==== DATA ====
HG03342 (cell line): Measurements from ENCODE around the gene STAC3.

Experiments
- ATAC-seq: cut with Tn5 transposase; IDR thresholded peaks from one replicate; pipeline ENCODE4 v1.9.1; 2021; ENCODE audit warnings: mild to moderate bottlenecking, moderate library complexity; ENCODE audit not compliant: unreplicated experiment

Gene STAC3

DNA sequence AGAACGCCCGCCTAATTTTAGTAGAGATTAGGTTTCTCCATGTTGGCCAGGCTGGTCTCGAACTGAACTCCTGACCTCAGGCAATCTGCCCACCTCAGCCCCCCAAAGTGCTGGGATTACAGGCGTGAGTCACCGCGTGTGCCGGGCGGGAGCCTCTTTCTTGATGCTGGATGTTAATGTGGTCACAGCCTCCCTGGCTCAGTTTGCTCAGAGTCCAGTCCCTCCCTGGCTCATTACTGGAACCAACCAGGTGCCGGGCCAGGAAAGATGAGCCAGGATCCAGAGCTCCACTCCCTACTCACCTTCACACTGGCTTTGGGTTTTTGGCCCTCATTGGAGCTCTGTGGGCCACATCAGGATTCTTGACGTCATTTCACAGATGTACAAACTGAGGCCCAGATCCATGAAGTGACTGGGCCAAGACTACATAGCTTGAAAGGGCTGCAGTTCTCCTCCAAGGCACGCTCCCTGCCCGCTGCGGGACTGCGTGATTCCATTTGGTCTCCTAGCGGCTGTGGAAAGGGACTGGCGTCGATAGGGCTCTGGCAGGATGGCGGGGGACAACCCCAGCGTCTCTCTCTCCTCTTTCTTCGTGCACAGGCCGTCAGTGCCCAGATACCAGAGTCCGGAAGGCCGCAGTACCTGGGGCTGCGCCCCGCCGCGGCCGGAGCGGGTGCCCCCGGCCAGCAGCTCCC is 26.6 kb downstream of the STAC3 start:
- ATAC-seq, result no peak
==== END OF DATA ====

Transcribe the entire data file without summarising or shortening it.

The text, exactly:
HG03342 (cell line): Measurements from ENCODE around the gene STAC3.

Experiments
- ATAC-seq: cut with Tn5 transposase; IDR thresholded peaks from one replicate; pipeline ENCODE4 v1.9.1; 2021; ENCODE audit warnings: mild to moderate bottlenecking, moderate library complexity; ENCODE audit not compliant: unreplicated experiment

Gene STAC3

DNA sequence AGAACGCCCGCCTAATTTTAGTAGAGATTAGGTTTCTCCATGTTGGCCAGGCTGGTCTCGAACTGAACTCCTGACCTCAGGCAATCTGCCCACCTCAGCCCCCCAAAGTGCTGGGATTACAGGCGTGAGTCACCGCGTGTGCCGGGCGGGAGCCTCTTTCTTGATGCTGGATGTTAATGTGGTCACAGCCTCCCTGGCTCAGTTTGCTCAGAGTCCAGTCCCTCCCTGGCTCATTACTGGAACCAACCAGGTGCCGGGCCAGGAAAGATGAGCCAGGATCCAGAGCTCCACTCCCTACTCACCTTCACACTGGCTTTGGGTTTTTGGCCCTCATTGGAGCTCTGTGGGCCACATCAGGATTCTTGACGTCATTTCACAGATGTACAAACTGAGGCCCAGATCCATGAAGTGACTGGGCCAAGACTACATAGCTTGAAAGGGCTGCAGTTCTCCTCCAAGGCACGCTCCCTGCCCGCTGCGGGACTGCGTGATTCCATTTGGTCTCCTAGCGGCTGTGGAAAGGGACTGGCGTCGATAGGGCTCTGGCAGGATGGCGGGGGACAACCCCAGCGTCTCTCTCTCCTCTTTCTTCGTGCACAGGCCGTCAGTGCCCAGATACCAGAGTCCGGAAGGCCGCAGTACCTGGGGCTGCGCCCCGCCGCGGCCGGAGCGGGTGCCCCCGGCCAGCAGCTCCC is 26.6 kb downstream of the STAC3 start:
- ATAC-seq, result no peak